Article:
Plenty of grizzled artists can tell you that instead of being magically discovered and breaking through, they had to pay dues to get any kind of recognition. Part of that is promoting yourself online. And while there are a few success stories of this happening (i.e. Arctic Monkeys), it’s still a tiny percentage compared to all the bands out there now taking advantage of websites where they can post and promote their music. MySpace is obviously the mama of them all now but Sonicbids is also making itself felt in this area. What’s happening now is that they’re working in conjunction with music festivals who use their posting services to help screen the acts that will or won’t be included in showcases. Right now, CMJ is using them and so is SXSW.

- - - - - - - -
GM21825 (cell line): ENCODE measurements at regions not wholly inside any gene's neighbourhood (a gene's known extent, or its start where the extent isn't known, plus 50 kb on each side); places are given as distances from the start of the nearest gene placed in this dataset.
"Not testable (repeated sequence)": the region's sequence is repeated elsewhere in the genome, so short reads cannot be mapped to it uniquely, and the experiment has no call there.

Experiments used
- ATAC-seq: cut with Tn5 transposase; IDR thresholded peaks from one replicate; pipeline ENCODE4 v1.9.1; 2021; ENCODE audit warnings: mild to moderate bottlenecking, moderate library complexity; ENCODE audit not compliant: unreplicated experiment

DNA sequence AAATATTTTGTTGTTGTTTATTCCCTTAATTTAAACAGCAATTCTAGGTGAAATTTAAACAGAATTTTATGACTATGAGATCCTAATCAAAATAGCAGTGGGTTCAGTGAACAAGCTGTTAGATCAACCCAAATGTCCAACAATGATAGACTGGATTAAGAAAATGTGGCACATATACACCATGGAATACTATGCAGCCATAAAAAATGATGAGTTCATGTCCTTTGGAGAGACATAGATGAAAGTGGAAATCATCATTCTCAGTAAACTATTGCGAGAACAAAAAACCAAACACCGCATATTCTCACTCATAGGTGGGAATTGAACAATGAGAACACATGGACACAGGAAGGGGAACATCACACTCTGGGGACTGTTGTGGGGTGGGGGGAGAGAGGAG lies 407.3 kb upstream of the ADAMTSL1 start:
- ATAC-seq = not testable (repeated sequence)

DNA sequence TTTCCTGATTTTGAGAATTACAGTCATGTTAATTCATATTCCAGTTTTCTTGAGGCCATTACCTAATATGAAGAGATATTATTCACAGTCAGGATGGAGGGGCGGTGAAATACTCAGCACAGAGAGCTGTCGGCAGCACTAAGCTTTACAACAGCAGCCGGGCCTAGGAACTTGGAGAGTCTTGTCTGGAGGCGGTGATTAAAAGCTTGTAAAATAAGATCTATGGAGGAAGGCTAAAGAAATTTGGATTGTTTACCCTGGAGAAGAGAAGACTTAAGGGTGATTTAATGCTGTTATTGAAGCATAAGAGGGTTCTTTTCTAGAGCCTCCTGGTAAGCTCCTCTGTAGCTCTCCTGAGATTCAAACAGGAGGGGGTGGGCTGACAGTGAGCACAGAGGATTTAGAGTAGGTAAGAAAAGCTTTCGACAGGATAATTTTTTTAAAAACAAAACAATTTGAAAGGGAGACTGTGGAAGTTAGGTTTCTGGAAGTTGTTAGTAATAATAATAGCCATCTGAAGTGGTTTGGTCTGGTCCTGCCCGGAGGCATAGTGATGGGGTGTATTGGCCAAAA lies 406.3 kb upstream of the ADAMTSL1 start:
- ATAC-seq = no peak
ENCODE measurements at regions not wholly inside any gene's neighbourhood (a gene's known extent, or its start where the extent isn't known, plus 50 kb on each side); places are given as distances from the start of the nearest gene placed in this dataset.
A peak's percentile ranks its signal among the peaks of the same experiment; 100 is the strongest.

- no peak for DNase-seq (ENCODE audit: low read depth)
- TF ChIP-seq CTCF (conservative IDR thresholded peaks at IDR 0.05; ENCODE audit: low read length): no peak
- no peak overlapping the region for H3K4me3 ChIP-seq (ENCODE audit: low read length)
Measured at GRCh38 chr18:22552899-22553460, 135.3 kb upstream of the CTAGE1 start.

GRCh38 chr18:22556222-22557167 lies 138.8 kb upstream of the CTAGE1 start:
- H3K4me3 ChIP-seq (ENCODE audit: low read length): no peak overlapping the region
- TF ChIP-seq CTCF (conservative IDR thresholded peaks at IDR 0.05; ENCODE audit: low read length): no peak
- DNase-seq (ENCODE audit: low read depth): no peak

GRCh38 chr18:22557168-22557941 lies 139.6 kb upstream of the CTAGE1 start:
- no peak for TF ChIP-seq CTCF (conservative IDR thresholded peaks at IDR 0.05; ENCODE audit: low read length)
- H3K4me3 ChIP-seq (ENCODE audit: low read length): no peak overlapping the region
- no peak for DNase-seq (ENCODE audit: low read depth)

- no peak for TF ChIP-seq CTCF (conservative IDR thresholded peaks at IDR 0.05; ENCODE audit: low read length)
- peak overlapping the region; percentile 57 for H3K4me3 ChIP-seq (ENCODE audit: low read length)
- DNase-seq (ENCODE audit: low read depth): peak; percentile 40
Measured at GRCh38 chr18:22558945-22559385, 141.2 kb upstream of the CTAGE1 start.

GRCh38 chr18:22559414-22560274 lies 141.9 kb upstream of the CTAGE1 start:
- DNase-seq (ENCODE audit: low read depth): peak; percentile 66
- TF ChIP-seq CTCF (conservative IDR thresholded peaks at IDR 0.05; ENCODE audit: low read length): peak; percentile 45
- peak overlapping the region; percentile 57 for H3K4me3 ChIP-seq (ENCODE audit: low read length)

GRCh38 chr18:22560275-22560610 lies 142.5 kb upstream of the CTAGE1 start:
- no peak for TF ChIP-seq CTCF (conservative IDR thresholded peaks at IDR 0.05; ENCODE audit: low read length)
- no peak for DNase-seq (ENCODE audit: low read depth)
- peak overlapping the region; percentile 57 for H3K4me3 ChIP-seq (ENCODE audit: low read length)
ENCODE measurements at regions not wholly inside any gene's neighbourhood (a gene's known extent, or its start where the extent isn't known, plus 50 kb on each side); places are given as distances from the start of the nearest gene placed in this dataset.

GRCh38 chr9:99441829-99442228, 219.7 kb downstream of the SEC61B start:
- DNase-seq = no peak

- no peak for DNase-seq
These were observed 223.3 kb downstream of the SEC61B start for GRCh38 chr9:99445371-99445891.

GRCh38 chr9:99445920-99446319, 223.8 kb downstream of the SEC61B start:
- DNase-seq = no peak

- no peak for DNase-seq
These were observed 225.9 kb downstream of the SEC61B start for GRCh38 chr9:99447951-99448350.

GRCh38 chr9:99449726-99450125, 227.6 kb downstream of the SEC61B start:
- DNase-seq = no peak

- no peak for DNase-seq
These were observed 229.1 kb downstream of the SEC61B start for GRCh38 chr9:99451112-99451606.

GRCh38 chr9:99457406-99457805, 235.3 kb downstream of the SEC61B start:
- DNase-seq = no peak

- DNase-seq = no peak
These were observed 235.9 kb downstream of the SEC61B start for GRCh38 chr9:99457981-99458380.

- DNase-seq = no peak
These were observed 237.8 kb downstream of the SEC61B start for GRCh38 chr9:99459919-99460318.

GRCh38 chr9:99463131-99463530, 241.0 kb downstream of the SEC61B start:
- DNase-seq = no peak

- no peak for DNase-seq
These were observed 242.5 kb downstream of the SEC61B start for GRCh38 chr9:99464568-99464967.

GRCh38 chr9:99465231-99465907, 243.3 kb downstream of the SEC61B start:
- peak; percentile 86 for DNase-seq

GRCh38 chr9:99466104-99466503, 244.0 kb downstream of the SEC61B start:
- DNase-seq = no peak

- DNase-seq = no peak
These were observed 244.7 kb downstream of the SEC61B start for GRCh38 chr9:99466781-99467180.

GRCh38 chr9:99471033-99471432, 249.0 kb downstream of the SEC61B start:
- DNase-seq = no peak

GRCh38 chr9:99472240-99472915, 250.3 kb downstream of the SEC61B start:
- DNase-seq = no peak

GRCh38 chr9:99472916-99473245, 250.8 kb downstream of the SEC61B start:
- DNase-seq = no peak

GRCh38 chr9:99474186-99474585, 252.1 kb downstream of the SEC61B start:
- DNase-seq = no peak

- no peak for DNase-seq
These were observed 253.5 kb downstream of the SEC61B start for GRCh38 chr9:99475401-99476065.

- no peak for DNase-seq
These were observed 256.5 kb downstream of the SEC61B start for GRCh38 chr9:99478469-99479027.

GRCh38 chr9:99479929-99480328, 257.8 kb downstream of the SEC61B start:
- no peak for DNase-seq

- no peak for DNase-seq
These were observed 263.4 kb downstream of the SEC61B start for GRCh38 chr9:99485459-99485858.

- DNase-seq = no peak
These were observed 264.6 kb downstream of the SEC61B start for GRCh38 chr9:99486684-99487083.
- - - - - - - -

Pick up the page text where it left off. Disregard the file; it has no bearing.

The thing is… it looks like CMJ wasn’t actually screening all the acts while they were taking registration money from all the bands. As Ghostmedia reported, some of the rejection letters that were sent out went to bands who didn’t have ANYONE listen to their Sonicbids profile as tracked by the website- that would mean that no one at CMJ actually listened to them before rejecting them. Naughty, naughty… The article also has a response from CMJ who say that the zero count on these bands’ Sonicbid pages is a misnomer and that they do actually listen to all the bands who sign up and submit material. Is that true or this just said to cover themselves? Either way, it should be a wake-up call that the whole selection process needs to be more transparent (as noted in the comments on the Ghostmedia page).
// Moving Pixels
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